Writer: Mark Farrelly
Director: Linda Marlowe
Quentin Crisp, the infamous English writer, actor, and speaker was, in his own words, quite noticeable from an early age. A child from a conventional suburban background, Crisp was a gay man who seemed a touch of a contradiction – criticising gay liberation and the concept of Pride. From scarlet haired terror to blue-rinsed middle-aged nightmare, Quentin Crisp: Naked Hope shirks none of the drama, something we can rub our hands in anticipation over.
As a speaker, Crisp was known for his toying manner of describing the way of the lands and enjoyed sharing his opinions on personal matters – for a meal, of course. These interviews and seminars Crisp offered grew in public interest and attraction for his positively unique social manners and views of the word – and one hell of a cultivated style. So, let’s embrace failure, and surrender yourself over to the swansong of hopelessness and despondency, as one of England’s finest raconteurs and performers reminds us that death isn’t to be feared, but boredom is.
But how could one possibly condense such an illustrious career, a storyteller to top all storytellers, into a feature production? Well, for starters, always get Naked – reveal all, conceal nothing. Mark Farrelly not only performs the part of Crisp but has also written Naked Hope as a thank you to the late great writer. As we traverse the dusted apartment where Crisp spends his final days, with all the Oxfam attire he can robe himself within, a reflection on his past upbringing and career begins.
Though borrowing from the triumphantly lyrical and swaying words of Crisp, Farrelly weaves these pearls of wisdom into a humorously dry writing style that serves as a biographical nature but also encompasses a dramatic flair fitting of Crisp. And the characterisation, both on a physical and vocal level, is spectacularly metamorphic. Rubber-limbed, at first, the excessive movements border the lines of animated but ring accurate. The dexterity to perform this role without resorting to a camp caricature is not only impressive but respectful and enthralling to watch as the writing’s pathos slides more into the intensity of the performance.
Robbie Butler’s lighting is minimal but practical – utilised only for emotional changes or brief scene ‘changes’ as Crisp casts himself before a judge or invites an audience member onto the stage. A dangerous game indeed for the volunteer – matching wits with a vulture of sarcasm, razor beak and clawed, yet the kindness offered from Farrelly channels the appreciation Crisp had for his ‘fans’ and audiences. Only a small sequence, the ability for Farrelly to interact with a live individual offers an extension to rapport, an ability to respond on the fly and trifle with his cohabitants in the theatre.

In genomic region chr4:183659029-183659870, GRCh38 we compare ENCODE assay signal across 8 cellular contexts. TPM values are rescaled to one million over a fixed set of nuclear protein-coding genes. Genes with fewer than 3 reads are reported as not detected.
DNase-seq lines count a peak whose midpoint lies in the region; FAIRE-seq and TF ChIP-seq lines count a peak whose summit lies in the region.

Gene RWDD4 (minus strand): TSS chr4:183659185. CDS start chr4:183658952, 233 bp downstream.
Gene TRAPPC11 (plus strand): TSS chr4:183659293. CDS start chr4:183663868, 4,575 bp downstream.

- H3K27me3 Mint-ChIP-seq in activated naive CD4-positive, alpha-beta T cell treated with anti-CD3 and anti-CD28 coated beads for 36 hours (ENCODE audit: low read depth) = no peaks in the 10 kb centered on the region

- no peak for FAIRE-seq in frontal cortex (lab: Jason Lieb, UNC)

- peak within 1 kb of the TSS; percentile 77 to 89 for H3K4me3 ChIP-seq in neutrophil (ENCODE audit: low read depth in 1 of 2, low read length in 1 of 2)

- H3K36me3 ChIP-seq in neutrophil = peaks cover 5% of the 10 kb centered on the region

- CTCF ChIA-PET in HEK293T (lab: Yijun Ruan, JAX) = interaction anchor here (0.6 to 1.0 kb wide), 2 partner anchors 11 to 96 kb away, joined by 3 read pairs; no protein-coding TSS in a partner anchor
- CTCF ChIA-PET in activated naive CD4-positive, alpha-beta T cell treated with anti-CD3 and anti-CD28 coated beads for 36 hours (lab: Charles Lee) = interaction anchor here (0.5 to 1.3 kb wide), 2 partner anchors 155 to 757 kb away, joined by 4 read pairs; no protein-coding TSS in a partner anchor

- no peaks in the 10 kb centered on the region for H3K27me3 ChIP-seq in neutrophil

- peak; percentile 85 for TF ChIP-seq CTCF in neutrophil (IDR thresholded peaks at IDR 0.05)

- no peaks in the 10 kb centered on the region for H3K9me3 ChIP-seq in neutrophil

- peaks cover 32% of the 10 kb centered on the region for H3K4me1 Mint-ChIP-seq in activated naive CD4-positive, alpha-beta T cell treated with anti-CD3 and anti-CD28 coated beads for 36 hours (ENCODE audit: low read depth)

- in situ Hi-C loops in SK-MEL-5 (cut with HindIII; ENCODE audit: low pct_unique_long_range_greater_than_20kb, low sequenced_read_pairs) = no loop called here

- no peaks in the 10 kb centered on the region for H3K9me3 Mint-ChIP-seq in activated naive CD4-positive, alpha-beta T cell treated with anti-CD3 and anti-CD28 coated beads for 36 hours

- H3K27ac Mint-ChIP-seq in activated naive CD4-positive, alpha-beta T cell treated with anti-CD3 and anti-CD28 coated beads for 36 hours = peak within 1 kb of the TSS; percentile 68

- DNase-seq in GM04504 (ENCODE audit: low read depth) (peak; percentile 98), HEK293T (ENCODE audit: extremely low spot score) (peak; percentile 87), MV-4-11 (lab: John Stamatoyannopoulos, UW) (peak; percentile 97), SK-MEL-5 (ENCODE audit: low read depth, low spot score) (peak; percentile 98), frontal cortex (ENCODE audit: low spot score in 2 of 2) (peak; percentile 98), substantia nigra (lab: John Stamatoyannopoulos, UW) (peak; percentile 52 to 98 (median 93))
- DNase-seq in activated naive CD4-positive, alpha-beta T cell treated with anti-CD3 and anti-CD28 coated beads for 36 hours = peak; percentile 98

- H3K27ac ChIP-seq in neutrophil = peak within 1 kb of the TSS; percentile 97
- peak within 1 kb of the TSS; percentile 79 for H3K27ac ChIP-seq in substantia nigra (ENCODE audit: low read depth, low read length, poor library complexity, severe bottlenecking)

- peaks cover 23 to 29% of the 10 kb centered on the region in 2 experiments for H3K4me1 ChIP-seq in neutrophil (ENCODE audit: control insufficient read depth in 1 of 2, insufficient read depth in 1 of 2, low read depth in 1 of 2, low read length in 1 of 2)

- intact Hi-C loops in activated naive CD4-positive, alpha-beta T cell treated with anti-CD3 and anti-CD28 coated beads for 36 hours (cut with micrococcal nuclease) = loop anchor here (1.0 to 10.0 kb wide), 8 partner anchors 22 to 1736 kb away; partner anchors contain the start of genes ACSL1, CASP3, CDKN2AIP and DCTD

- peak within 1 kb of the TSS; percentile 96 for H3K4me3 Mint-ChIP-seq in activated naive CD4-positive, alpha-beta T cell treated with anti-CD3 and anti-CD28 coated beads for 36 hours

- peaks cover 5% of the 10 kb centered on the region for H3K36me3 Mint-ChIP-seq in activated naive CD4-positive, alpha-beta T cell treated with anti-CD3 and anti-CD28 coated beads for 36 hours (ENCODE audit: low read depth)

Now, the concept of controversy surrounding Quentin Crisp is as bizarre and unfamiliar as ice is with gin, but thankfully the aspects which some find less tasteful are not ironed-over, indeed the production is kept ‘naked’ as the title suggests. Farrelly never seeks to pedestal Crisp, and director Linda Marlowe knows precisely where to pitch the aura . Crisp is neither hero nor villain, but notorious and gleeful.
And what a charming epilogue to a rather elegant memoir, as Farrelly breaks character following the applause, not only to thank the staff of Wilton’s Music Hall but also to speak on the personal touches so evident across the writing. Steadily the question of “Why Crisp?” is answered touchingly and serves as a quaint reminder of Crisp’s most significant saviour and secret – the value of his audience.
Accordingly, Farrelly and Marlowe drag audiences down to their level and allow Naked Hope’s key takeaways to sit with the audience; to strive for hope, to never give up, and in these desperate times – laugh in the face of adversity and pay no mind to the unappealing.
Available here until 1 August 2021